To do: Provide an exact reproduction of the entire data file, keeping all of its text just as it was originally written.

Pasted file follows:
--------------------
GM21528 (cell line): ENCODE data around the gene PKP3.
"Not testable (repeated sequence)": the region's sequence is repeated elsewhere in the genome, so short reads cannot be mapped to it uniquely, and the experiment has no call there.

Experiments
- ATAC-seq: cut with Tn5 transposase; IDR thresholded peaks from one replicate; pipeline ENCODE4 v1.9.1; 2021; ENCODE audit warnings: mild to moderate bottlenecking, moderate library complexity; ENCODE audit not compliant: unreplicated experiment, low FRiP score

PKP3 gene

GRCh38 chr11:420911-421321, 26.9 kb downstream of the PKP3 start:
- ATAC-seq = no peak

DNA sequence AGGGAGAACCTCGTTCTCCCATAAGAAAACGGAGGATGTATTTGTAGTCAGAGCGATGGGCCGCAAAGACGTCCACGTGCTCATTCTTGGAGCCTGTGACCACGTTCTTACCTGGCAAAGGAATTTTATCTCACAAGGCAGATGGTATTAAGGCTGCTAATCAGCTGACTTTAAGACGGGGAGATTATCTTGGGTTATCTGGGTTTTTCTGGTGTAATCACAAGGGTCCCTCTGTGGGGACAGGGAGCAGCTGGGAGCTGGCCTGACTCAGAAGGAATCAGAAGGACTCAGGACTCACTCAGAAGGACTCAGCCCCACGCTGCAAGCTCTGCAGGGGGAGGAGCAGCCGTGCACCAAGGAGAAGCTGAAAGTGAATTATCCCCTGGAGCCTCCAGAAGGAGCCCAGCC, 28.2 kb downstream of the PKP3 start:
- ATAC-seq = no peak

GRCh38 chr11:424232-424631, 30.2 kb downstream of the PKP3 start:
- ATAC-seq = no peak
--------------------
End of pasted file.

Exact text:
GM21528 (cell line): ENCODE data around the gene PKP3.
"Not testable (repeated sequence)": the region's sequence is repeated elsewhere in the genome, so short reads cannot be mapped to it uniquely, and the experiment has no call there.

Experiments
- ATAC-seq: cut with Tn5 transposase; IDR thresholded peaks from one replicate; pipeline ENCODE4 v1.9.1; 2021; ENCODE audit warnings: mild to moderate bottlenecking, moderate library complexity; ENCODE audit not compliant: unreplicated experiment, low FRiP score

PKP3 gene

GRCh38 chr11:420911-421321, 26.9 kb downstream of the PKP3 start:
- ATAC-seq = no peak

DNA sequence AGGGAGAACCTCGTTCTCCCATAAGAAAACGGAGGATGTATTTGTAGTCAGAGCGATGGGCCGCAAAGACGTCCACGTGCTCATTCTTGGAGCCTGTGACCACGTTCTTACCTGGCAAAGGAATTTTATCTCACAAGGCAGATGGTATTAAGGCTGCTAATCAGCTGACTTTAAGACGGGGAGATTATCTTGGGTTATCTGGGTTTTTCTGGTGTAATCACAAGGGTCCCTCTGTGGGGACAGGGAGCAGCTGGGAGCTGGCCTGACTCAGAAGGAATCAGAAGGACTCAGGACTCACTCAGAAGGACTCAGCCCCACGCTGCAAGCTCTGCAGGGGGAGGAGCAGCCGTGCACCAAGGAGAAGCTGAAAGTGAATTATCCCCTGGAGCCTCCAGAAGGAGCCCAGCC, 28.2 kb downstream of the PKP3 start:
- ATAC-seq = no peak

GRCh38 chr11:424232-424631, 30.2 kb downstream of the PKP3 start:
- ATAC-seq = no peak